Maybe human psychology is flexible enough that a world of plenty and little or no work could be regarded as a boon rather than an apocalypse. If aristocrats of the past, retirees of today, and children of all eras can fill their time with play, hobbies and parties, perhaps the rest of us can, too.

But research indicates that the psychological harms of unemployment are significant. Even after controlling for income, unemployment is associated with depression, alcoholism, anxiety, social withdrawal, disruption of family relations, worse outcomes for children and even early mortality. The recent literature on “deaths of despair” provides evidence that unemployment is associated with elevated suicide and overdose risk. The mass unemployment linked to the “China shock” in some regions of the United States was associated with elevated mental health risks among those affected. Loss of self-esteem and a sense of meaning and usefulness is inevitable in a society that valorizes work and scorns the unemployed and unemployable.

As such, the long-term challenge posed by AI may be less about how to redistribute wealth and more about how to preserve jobs in a world in which human labor is no longer valued. One proposal is to tax AI more relative to labor, whereas another – recently advanced by MIT economist David Autor – is to use government resources to shape the development of AI so that it complements rather than substitutes for human labor.

Neither idea is promising. If the most optimistic predictions about AI’s future productivity benefits are accurate, a tax would have to be tremendously high to have any impact. Moreover, AI applications are likely to be both complements and substitutes. After all, technological innovations generally enhance some workers’ productivity, while eliminating others’ tasks. If the government steps in to subsidize complementary AI – say, algorithms that improve writing or coding – it could just as easily end up displacing jobs as preserving them.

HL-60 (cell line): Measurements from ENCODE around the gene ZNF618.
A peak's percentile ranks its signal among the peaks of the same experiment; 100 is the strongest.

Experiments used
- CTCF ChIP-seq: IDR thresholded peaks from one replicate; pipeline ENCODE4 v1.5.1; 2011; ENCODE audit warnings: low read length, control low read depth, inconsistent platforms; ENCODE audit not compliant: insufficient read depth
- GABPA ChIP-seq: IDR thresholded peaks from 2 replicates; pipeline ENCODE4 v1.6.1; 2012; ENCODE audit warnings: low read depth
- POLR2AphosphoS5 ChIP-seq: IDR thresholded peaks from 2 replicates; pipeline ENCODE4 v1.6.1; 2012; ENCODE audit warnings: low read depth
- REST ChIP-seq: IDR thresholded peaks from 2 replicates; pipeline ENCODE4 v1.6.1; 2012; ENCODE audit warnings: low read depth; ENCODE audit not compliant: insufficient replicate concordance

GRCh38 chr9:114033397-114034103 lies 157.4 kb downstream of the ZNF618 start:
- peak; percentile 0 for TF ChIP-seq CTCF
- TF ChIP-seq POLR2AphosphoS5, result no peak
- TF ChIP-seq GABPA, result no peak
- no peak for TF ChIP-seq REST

Even if taxes or subsidies can keep alive jobs that produce less value than AI substitutes, they will merely be putting off the day of reckoning. People who derive self-esteem from their jobs do so in part because they believe that society values their work. Once it becomes clear that their work can be done better and more cheaply by a machine, they will no longer be able to maintain the illusion that their work matters. If the US government had preserved the jobs of buggy-whip makers when automobiles displaced horse-drawn carriages, one doubts that those positions would still confer much self-esteem on anyone who took them today.

Even if humans are able to adjust to a life of leisure in the long term, the most optimistic projections of AI productivity portend massive short-run disruptions to labor markets, akin to the impact of the China shock. That means substantial – and for many people, permanent – unemployment. There is no social safety net generous enough to protect people from the mental health effects, and society from the political turmoil that would follow from such widespread disappointment and alienation.

Eric Posner

Eric Posner, a professor at the University of Chicago Law School, is the author of "How Antitrust Failed Workers." The views expressed here are the writer's own. -- Ed.

(Project Syndicate)